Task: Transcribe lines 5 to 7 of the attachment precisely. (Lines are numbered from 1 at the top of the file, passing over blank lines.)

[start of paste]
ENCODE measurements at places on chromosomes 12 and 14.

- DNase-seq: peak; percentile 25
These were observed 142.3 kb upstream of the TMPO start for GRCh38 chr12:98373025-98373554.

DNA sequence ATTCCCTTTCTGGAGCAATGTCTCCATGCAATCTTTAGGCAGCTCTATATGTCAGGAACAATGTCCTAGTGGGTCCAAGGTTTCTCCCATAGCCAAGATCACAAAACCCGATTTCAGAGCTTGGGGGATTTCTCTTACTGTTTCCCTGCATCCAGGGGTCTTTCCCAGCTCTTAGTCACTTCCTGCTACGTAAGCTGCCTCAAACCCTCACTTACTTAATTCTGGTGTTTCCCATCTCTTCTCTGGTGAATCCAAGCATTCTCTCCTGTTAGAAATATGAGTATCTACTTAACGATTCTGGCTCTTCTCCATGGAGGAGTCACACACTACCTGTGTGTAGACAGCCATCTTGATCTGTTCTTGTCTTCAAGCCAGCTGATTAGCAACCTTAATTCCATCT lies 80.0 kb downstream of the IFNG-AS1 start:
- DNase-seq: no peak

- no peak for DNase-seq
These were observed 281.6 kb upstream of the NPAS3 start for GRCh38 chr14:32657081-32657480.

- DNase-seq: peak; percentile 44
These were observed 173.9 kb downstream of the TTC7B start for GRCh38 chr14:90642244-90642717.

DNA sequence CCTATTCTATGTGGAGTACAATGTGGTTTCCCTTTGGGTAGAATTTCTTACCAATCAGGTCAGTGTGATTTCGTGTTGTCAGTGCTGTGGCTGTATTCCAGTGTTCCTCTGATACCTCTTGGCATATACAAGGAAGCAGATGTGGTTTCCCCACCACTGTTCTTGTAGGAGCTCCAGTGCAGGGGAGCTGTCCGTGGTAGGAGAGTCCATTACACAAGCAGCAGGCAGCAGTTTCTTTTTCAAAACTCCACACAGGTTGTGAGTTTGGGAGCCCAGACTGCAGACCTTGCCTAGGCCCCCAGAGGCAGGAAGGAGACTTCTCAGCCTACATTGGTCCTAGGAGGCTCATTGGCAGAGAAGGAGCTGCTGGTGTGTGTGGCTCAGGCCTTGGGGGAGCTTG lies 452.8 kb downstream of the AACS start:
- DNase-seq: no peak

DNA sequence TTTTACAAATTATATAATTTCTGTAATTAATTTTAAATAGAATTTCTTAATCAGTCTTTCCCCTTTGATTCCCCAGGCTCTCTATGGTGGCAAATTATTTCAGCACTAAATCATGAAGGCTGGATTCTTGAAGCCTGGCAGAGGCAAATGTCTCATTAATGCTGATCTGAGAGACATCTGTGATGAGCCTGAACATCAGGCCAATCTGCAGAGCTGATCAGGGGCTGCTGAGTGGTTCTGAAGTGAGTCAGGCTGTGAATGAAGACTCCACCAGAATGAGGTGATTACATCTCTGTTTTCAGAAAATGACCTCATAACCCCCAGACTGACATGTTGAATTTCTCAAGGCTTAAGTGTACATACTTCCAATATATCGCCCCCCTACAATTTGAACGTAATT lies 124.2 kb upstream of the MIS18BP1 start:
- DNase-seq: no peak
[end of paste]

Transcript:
- DNase-seq: no peak

- no peak for DNase-seq
These were observed 281.6 kb upstream of the NPAS3 start for GRCh38 chr14:32657081-32657480.